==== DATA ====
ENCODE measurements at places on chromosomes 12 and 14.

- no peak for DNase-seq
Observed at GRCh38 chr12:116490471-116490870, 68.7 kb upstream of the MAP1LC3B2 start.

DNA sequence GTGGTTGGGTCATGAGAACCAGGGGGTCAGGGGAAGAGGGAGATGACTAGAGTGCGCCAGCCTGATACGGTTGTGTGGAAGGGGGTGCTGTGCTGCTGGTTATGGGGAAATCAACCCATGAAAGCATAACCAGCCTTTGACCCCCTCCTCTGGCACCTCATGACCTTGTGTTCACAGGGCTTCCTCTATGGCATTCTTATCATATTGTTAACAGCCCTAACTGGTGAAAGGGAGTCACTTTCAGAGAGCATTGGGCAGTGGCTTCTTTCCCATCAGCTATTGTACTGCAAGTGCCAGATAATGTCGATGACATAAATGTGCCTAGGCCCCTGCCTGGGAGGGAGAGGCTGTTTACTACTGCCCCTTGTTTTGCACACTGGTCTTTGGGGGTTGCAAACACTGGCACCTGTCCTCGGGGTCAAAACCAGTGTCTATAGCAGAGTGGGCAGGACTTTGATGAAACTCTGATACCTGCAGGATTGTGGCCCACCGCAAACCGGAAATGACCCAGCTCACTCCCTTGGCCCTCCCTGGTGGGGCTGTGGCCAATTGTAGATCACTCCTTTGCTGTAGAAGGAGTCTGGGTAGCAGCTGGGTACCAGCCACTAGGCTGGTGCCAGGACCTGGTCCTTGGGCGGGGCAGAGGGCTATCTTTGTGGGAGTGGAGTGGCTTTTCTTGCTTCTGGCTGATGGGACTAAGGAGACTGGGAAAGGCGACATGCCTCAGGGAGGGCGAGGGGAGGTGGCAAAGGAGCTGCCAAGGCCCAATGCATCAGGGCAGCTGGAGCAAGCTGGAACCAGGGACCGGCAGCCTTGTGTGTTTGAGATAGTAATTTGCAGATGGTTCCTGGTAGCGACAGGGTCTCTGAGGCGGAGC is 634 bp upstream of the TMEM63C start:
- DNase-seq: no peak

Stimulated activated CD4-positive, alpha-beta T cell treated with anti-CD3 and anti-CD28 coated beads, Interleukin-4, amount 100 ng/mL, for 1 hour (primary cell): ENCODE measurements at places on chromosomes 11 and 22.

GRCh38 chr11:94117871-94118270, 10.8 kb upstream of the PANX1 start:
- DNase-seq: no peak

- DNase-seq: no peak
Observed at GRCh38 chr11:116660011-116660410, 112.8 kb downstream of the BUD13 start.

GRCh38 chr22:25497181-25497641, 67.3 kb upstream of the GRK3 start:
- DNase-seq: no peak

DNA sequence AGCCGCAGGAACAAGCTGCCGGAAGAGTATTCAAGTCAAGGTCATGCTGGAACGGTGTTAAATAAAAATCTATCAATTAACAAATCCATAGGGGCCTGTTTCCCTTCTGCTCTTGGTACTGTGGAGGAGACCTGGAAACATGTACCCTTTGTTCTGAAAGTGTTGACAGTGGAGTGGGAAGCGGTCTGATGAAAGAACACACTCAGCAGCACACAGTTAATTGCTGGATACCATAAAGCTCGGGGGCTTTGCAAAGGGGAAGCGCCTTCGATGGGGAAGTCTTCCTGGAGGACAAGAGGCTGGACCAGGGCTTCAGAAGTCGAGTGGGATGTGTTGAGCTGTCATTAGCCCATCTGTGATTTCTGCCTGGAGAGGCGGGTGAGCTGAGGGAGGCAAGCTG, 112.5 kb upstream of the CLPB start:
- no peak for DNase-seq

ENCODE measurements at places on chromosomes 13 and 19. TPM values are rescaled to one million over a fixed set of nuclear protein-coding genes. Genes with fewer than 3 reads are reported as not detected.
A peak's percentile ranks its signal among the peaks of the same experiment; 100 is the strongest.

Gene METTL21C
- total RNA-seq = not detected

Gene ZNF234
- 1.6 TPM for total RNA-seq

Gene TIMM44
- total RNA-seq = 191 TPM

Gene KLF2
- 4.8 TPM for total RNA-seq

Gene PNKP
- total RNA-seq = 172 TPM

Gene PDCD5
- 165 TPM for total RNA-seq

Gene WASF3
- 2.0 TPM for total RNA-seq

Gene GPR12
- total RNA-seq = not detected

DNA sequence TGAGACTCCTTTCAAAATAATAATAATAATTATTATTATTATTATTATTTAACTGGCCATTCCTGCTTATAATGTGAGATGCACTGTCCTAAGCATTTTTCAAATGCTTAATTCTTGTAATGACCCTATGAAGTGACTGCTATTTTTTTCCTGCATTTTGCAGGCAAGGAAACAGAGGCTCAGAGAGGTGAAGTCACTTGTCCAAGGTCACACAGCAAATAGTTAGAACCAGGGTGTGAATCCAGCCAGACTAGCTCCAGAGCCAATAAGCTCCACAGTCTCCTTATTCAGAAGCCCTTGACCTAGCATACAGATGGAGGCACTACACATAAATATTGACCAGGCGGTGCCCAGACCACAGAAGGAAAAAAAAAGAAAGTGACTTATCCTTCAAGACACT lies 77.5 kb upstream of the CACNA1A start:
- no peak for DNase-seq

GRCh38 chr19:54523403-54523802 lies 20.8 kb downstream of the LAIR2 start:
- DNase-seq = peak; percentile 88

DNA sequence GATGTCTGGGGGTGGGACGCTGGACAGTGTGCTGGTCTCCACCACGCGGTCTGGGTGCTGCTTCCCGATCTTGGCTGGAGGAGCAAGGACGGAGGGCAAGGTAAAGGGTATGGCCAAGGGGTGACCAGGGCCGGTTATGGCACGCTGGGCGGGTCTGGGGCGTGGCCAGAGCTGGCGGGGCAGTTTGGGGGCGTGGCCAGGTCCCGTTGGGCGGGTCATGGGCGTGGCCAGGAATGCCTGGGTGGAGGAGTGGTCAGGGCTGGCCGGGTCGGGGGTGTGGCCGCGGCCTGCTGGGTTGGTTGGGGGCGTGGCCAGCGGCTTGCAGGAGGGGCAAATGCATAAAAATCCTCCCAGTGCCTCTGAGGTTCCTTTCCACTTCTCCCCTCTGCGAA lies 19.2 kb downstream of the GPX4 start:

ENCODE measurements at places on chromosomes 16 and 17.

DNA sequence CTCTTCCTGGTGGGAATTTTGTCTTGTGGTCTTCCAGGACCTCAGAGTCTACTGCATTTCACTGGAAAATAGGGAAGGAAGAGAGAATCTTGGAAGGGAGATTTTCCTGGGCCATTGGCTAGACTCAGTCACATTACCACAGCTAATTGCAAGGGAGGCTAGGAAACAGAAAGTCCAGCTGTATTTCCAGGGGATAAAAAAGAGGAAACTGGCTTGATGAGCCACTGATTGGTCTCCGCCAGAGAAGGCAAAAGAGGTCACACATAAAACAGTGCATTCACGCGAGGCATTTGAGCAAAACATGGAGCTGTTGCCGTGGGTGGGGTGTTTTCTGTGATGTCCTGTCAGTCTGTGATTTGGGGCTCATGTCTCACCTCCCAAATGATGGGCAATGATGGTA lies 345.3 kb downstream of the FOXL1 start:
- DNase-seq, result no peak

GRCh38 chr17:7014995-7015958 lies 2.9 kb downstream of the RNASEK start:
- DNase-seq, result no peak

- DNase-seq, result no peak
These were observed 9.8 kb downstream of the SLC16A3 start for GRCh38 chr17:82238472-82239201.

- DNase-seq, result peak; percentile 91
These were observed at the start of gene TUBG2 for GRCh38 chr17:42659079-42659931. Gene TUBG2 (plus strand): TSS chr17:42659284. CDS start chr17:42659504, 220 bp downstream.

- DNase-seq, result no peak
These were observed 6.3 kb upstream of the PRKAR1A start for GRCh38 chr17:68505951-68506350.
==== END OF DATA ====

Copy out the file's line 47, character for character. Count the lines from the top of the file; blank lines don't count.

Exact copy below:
- DNase-seq, result no peak